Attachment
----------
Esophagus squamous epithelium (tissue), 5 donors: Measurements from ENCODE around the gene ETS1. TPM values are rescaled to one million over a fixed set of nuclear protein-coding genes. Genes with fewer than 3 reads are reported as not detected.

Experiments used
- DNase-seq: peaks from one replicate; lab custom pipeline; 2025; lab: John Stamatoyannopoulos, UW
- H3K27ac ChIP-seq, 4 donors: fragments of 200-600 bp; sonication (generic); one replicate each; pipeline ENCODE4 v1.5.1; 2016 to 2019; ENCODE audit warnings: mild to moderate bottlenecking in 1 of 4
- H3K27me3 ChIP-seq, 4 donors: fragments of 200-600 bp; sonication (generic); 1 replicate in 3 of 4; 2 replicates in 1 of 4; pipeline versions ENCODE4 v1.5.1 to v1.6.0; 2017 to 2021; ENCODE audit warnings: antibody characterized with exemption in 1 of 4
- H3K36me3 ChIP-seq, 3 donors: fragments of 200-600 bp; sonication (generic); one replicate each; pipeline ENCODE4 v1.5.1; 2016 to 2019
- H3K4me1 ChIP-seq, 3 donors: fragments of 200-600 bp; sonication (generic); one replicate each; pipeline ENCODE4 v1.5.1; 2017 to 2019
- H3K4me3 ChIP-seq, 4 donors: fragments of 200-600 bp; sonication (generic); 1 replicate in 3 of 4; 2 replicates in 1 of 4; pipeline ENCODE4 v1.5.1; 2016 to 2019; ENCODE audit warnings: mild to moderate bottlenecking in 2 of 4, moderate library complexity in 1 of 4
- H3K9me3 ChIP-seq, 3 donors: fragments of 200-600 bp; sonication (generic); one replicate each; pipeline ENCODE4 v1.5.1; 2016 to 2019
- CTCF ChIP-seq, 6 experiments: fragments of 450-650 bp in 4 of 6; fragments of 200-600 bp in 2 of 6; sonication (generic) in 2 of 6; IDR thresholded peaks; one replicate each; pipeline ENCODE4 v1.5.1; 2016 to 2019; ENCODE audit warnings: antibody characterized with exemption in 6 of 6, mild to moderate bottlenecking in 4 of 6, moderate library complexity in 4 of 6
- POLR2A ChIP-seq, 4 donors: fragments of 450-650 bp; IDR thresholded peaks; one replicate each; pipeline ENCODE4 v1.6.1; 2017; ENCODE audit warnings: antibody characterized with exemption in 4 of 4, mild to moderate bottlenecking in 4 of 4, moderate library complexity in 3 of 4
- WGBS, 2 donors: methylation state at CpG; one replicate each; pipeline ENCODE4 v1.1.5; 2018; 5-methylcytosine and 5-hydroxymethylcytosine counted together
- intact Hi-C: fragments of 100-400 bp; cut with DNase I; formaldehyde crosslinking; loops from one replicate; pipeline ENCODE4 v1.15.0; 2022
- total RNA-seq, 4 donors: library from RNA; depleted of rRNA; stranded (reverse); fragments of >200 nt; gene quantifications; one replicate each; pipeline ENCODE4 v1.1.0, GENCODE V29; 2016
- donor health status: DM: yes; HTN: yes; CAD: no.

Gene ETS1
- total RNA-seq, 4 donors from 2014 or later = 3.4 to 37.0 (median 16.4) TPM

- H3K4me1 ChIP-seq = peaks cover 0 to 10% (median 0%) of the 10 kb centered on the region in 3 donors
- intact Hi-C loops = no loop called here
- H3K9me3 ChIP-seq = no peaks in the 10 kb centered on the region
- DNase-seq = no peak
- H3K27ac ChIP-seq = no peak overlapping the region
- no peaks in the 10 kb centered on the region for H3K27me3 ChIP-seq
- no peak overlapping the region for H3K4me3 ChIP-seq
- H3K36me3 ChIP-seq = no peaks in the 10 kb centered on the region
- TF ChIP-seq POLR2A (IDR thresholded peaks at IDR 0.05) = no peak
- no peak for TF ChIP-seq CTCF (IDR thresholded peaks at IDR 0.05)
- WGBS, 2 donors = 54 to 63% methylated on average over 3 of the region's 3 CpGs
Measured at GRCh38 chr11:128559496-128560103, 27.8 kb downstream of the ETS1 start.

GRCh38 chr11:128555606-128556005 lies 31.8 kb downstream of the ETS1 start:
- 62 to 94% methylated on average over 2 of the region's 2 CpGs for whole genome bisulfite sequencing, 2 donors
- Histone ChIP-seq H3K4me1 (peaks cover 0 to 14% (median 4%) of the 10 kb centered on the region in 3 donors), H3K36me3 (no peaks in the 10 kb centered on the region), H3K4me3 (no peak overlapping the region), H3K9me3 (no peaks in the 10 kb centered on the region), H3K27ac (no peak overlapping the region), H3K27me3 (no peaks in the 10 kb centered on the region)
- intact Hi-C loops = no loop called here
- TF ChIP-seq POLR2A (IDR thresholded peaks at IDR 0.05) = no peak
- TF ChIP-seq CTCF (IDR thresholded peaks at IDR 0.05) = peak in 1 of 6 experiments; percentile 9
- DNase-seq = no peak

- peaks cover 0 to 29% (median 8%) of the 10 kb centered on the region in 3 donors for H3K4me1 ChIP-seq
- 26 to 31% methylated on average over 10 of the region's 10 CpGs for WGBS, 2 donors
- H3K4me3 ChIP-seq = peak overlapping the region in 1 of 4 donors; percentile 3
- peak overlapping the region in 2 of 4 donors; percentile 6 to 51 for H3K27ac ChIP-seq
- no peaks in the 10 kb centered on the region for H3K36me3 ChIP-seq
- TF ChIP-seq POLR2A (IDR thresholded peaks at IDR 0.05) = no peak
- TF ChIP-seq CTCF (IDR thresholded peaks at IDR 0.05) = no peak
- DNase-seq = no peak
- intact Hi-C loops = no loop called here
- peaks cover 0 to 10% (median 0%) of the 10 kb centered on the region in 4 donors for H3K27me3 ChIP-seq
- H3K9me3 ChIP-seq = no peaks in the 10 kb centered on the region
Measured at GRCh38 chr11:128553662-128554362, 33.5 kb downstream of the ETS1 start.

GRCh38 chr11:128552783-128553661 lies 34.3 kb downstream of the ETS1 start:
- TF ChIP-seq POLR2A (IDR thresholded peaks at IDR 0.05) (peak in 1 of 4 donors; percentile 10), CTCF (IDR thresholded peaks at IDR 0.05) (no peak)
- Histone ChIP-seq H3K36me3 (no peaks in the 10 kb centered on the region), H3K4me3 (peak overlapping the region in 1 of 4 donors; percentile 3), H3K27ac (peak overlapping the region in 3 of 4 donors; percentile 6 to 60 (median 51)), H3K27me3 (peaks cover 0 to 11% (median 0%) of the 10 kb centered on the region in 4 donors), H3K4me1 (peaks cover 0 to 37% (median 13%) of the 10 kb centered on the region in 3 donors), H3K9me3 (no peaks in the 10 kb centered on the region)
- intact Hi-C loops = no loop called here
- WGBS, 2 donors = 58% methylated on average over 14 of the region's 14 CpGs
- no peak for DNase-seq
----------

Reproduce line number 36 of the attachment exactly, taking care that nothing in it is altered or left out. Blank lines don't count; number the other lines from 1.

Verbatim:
- DNase-seq = no peak